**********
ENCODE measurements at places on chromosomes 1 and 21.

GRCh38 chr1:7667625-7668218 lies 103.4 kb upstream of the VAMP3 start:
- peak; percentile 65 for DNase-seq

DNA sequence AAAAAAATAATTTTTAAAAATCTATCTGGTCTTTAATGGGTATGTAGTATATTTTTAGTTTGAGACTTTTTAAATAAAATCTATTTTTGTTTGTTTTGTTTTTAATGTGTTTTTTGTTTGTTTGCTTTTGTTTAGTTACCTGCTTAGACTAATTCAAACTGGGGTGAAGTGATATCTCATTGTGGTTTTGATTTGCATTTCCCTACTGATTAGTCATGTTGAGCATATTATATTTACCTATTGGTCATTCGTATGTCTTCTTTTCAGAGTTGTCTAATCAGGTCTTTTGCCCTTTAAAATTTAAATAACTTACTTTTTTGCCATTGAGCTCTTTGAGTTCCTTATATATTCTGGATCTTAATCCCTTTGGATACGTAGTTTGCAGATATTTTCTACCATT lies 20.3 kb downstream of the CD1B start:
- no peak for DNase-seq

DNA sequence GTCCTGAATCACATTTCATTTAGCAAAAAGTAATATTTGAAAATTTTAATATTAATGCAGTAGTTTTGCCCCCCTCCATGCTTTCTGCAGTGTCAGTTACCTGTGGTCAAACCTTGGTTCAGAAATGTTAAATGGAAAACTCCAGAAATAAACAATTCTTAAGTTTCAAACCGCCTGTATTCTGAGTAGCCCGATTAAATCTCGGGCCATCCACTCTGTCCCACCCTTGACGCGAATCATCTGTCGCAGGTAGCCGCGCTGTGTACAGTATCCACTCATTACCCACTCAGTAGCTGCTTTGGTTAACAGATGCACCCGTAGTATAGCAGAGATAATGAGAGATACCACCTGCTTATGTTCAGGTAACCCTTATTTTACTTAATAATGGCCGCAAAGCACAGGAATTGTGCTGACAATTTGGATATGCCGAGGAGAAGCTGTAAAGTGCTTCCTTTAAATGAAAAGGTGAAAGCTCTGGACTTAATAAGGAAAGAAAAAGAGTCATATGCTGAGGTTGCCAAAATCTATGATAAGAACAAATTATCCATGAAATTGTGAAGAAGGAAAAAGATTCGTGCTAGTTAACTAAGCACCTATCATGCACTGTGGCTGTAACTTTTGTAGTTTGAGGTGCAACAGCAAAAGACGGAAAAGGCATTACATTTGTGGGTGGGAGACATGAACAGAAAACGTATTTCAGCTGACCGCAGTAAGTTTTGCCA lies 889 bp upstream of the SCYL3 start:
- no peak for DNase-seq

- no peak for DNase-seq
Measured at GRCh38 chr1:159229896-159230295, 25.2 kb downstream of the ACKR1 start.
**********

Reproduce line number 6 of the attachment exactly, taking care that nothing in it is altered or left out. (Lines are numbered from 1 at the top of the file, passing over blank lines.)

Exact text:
DNA sequence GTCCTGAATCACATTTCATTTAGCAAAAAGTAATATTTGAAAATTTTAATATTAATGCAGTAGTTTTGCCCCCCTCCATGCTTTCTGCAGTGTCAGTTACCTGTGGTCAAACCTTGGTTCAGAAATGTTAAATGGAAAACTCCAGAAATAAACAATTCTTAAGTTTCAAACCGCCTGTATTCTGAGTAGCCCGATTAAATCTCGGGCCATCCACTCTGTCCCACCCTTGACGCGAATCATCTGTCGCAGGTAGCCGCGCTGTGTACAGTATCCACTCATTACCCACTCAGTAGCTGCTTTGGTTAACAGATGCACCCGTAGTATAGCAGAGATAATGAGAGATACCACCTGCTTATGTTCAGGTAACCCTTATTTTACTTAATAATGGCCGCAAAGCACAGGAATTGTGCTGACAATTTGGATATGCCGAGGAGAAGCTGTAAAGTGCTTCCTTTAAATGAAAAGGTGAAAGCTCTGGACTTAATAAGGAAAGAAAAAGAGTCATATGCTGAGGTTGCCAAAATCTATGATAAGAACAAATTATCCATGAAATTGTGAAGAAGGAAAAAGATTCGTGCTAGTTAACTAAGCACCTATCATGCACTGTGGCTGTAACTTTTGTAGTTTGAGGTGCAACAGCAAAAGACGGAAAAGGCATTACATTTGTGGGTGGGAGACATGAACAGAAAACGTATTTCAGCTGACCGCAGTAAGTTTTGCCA lies 889 bp upstream of the SCYL3 start: